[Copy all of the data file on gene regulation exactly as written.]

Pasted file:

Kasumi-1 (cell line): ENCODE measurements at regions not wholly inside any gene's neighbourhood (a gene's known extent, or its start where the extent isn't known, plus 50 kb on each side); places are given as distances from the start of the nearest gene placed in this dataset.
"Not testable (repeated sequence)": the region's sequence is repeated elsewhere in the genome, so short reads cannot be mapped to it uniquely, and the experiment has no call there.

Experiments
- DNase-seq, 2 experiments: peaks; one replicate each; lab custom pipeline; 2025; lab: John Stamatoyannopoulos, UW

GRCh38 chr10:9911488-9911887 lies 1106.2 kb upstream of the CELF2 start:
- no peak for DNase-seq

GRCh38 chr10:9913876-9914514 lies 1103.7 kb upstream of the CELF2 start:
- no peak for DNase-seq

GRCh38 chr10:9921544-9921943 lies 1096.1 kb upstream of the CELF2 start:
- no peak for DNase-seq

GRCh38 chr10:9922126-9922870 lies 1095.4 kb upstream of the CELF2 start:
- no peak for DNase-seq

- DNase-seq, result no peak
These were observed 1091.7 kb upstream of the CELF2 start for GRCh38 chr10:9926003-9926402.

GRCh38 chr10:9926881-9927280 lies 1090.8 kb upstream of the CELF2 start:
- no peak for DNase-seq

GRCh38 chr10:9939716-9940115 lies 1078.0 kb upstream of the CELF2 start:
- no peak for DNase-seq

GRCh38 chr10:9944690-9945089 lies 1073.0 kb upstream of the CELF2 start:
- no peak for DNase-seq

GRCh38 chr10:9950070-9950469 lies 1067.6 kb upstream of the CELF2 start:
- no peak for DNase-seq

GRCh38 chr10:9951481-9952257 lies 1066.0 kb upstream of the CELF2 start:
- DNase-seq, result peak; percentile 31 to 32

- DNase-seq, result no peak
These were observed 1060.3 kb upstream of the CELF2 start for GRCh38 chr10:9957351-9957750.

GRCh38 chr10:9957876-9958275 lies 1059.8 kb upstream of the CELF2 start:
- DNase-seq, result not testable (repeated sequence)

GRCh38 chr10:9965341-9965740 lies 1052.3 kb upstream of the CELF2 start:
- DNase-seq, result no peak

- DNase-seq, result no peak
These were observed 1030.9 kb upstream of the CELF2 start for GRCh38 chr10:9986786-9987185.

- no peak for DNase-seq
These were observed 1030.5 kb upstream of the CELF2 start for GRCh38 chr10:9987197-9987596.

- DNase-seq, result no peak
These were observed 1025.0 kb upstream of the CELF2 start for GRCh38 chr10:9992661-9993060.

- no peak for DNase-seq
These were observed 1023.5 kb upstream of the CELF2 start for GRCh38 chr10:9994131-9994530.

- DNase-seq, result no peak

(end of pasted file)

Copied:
Kasumi-1 (cell line): ENCODE measurements at regions not wholly inside any gene's neighbourhood (a gene's known extent, or its start where the extent isn't known, plus 50 kb on each side); places are given as distances from the start of the nearest gene placed in this dataset.
"Not testable (repeated sequence)": the region's sequence is repeated elsewhere in the genome, so short reads cannot be mapped to it uniquely, and the experiment has no call there.

Experiments
- DNase-seq, 2 experiments: peaks; one replicate each; lab custom pipeline; 2025; lab: John Stamatoyannopoulos, UW

GRCh38 chr10:9911488-9911887 lies 1106.2 kb upstream of the CELF2 start:
- no peak for DNase-seq

GRCh38 chr10:9913876-9914514 lies 1103.7 kb upstream of the CELF2 start:
- no peak for DNase-seq

GRCh38 chr10:9921544-9921943 lies 1096.1 kb upstream of the CELF2 start:
- no peak for DNase-seq

GRCh38 chr10:9922126-9922870 lies 1095.4 kb upstream of the CELF2 start:
- no peak for DNase-seq

- DNase-seq, result no peak
These were observed 1091.7 kb upstream of the CELF2 start for GRCh38 chr10:9926003-9926402.

GRCh38 chr10:9926881-9927280 lies 1090.8 kb upstream of the CELF2 start:
- no peak for DNase-seq

GRCh38 chr10:9939716-9940115 lies 1078.0 kb upstream of the CELF2 start:
- no peak for DNase-seq

GRCh38 chr10:9944690-9945089 lies 1073.0 kb upstream of the CELF2 start:
- no peak for DNase-seq

GRCh38 chr10:9950070-9950469 lies 1067.6 kb upstream of the CELF2 start:
- no peak for DNase-seq

GRCh38 chr10:9951481-9952257 lies 1066.0 kb upstream of the CELF2 start:
- DNase-seq, result peak; percentile 31 to 32

- DNase-seq, result no peak
These were observed 1060.3 kb upstream of the CELF2 start for GRCh38 chr10:9957351-9957750.

GRCh38 chr10:9957876-9958275 lies 1059.8 kb upstream of the CELF2 start:
- DNase-seq, result not testable (repeated sequence)

GRCh38 chr10:9965341-9965740 lies 1052.3 kb upstream of the CELF2 start:
- DNase-seq, result no peak

- DNase-seq, result no peak
These were observed 1030.9 kb upstream of the CELF2 start for GRCh38 chr10:9986786-9987185.

- no peak for DNase-seq
These were observed 1030.5 kb upstream of the CELF2 start for GRCh38 chr10:9987197-9987596.

- DNase-seq, result no peak
These were observed 1025.0 kb upstream of the CELF2 start for GRCh38 chr10:9992661-9993060.

- no peak for DNase-seq
These were observed 1023.5 kb upstream of the CELF2 start for GRCh38 chr10:9994131-9994530.

- DNase-seq, result no peak